The fence is (you guessed it) craft sticks. With the rounded ends lopped off (save those ends in your bits box) shave the edges roughly with a sharp knife, and then lop the sticks in half (but not in the exact centers) and snip the points as well. Lay the fence planks out tin a rough pattern and hot glue a long plank to the back of them. Add the split peas for rivets and paint.

The tree is one large stick, and several other small sticks cut at an angle and hot glued to the large stick to make it full, then the moss is hot glued to each branch top and continues to fill out the tree, I then Hot glued the trunk to my workbench temporarily to hold it up and sprayed the whole thing heavily with spray glue, when the trunk is then later painted the glue blobs that the branches are glued onto the trunk with look like knots in the tree, hence a natural look.

Now let's put those beers to work, or rather the cans. Take your cans, cut the top and bottom off of them, split the can down the side and flatten the sheet. Find the rustiest finishing nail you have, cut the cans into small sheets roughly, then take that rusty nail and pound the head into the sheets lightly over a block of wood to create rivets on the reverse side. Crinkle up the metal, and hot glue to the roof of the building in a rough, staggered pattern. I also glued an offcut of the plywood on top to look like a quick repair.

With your building, fence and tree mounted on the base, glob some glue on the base in various spots and arrange the goldfish gravel in rough piles, paint while wet whatever color of rocks you desire. I piled rocks around the tree trunk to hide the happy accident I had with the hot glue while basing my tree.

The Stove pipe is just the bends from bendy straws and a few straight sections, held together by electrical tape, and hot glued to the side of the building. It was then painted black and drybrushed with aluminium metallic. The top piece of the stove pipe is just cardboard cut in a circle, and slit along the radius, then glued into a cone shape.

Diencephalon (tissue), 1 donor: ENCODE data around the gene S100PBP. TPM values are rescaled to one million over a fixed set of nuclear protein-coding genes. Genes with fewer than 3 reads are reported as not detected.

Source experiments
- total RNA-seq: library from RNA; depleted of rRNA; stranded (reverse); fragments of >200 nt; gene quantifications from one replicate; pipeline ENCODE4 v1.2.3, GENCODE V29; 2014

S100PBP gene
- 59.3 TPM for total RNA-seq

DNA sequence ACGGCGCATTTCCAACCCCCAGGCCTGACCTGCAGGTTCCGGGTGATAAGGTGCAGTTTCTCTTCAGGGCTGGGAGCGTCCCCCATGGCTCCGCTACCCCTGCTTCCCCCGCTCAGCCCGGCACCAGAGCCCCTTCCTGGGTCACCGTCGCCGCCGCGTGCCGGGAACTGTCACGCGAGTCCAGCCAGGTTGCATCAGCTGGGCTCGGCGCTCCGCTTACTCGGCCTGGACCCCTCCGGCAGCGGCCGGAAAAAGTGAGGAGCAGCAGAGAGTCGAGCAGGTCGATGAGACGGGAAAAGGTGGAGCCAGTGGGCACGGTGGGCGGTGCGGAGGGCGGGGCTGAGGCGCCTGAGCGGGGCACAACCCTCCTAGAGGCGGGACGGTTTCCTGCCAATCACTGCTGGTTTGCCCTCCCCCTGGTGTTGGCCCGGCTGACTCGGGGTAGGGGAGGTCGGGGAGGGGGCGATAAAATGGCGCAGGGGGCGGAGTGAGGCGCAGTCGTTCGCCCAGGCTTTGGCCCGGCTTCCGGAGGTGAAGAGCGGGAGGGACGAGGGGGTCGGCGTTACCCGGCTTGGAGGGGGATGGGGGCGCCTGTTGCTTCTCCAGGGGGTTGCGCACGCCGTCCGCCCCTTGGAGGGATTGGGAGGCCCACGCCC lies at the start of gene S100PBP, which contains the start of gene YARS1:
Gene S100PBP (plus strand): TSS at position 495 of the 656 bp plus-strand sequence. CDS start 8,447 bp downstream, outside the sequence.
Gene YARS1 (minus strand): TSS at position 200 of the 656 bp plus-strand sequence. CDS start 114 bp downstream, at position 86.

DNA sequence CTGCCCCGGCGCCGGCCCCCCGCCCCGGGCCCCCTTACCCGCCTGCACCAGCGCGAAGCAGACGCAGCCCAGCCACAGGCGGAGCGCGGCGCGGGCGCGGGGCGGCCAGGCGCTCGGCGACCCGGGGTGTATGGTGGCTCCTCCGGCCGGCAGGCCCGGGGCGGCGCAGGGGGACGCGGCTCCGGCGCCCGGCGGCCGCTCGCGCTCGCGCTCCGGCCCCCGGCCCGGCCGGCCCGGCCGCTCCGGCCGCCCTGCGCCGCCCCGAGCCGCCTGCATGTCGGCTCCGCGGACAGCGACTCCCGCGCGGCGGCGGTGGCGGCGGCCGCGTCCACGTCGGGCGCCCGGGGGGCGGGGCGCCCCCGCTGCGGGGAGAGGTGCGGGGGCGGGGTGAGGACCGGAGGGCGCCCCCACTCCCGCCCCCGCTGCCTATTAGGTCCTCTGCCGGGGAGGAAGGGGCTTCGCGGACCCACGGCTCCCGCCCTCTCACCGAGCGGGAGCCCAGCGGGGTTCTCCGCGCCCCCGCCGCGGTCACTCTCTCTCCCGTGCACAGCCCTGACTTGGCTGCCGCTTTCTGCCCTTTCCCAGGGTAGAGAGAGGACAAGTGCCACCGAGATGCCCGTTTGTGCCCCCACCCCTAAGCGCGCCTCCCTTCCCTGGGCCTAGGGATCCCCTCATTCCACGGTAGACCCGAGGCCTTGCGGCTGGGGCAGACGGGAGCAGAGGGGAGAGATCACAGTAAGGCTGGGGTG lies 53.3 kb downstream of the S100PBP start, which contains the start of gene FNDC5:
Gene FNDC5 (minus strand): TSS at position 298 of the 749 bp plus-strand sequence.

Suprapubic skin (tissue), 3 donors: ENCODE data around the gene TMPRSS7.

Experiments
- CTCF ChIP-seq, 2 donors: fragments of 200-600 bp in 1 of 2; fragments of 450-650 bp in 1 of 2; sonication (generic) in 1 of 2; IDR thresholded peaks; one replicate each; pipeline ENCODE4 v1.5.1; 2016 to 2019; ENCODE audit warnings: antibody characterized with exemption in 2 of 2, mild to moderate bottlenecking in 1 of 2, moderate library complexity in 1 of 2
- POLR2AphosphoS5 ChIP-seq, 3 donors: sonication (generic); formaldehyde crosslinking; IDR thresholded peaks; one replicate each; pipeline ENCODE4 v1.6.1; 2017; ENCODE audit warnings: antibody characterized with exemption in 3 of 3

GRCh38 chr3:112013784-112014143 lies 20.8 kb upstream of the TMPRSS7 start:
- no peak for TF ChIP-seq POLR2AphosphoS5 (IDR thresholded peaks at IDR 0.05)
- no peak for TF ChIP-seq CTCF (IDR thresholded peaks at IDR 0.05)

I added bits here and there, some lumber piled up to look like a lazy Gog never finished building his fence, and the door was built similar to the fence only with wood from my wife's old dollhouse kit which I scavenged. The handle is a carpet tack with a big head for large orky hands. also bits of the cans for hinges.

Painting

Orky HutI don't have Citadel paints, although I would like to get a few to check them out, but I have found a worthy alternative I feel.

Good ol' Wal-Mart's craft section has Hundreds of colors of craft paints, small squeeze bottles 4oz each, and water based, and they had them all marked down to .44 cents each!! The colors are beautiful, and some colors like Copper Metallic, Aluminium Metallic and so on were .88 cents each, but you don't use much of those anyway. Sure beats buying Testors acrylics, or other model paints for $1-3.00 each for only 1/4 oz.

The fence is painted with a chestnut brown, and washed with black.

The roof is painted black and drybrushed with Aluminium metallic(you can also use some needle nosed pliers to bend up the corners of the metal a bit, and scratch it in places for effect). My rivets are painted Copper Metallic, and washed with black to dull it a bit ( be careful with metallics though, because, the little metallic bits can easily spread onto other surfaces you may not want to be metallic).

The rocks are painted country grey and I just realised I forgot to wash them with a contrasting color for shadows Oops!